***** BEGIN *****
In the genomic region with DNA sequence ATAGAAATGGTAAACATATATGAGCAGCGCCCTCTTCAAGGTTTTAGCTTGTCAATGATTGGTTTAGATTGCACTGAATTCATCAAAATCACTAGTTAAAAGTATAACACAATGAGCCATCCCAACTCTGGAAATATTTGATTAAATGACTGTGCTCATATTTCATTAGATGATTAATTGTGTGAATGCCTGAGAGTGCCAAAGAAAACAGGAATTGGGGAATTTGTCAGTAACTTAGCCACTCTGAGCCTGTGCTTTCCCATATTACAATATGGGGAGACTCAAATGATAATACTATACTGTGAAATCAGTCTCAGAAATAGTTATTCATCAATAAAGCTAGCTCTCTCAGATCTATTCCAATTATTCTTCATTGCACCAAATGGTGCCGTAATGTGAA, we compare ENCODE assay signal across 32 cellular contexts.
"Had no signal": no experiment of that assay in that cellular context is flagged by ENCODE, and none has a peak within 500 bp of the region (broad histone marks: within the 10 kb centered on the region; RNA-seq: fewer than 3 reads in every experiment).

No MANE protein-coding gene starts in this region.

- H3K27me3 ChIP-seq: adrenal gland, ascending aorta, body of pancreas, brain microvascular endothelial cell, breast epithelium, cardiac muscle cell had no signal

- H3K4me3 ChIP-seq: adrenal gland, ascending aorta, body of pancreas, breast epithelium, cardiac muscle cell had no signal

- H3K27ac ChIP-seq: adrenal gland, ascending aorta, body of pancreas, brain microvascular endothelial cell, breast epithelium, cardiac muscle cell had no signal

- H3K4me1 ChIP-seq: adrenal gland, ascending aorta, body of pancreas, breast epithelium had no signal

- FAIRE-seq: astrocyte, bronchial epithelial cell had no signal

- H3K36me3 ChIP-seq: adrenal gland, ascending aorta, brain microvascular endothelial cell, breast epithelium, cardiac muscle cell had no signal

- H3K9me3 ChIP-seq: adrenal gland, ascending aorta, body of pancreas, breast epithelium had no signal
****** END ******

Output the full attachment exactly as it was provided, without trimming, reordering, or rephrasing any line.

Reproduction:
In the genomic region with DNA sequence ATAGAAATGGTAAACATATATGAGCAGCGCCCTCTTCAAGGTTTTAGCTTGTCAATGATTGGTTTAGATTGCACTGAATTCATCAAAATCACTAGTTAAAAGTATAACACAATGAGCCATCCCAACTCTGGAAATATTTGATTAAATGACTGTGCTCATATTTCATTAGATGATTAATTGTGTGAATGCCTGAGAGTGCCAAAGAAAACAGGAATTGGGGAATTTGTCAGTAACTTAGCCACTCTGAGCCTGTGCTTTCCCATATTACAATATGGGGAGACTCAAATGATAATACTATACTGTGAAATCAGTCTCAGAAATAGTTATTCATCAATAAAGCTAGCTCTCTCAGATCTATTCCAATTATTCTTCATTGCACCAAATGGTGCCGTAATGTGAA, we compare ENCODE assay signal across 32 cellular contexts.
"Had no signal": no experiment of that assay in that cellular context is flagged by ENCODE, and none has a peak within 500 bp of the region (broad histone marks: within the 10 kb centered on the region; RNA-seq: fewer than 3 reads in every experiment).

No MANE protein-coding gene starts in this region.

- H3K27me3 ChIP-seq: adrenal gland, ascending aorta, body of pancreas, brain microvascular endothelial cell, breast epithelium, cardiac muscle cell had no signal

- H3K4me3 ChIP-seq: adrenal gland, ascending aorta, body of pancreas, breast epithelium, cardiac muscle cell had no signal

- H3K27ac ChIP-seq: adrenal gland, ascending aorta, body of pancreas, brain microvascular endothelial cell, breast epithelium, cardiac muscle cell had no signal

- H3K4me1 ChIP-seq: adrenal gland, ascending aorta, body of pancreas, breast epithelium had no signal

- FAIRE-seq: astrocyte, bronchial epithelial cell had no signal

- H3K36me3 ChIP-seq: adrenal gland, ascending aorta, brain microvascular endothelial cell, breast epithelium, cardiac muscle cell had no signal

- H3K9me3 ChIP-seq: adrenal gland, ascending aorta, body of pancreas, breast epithelium had no signal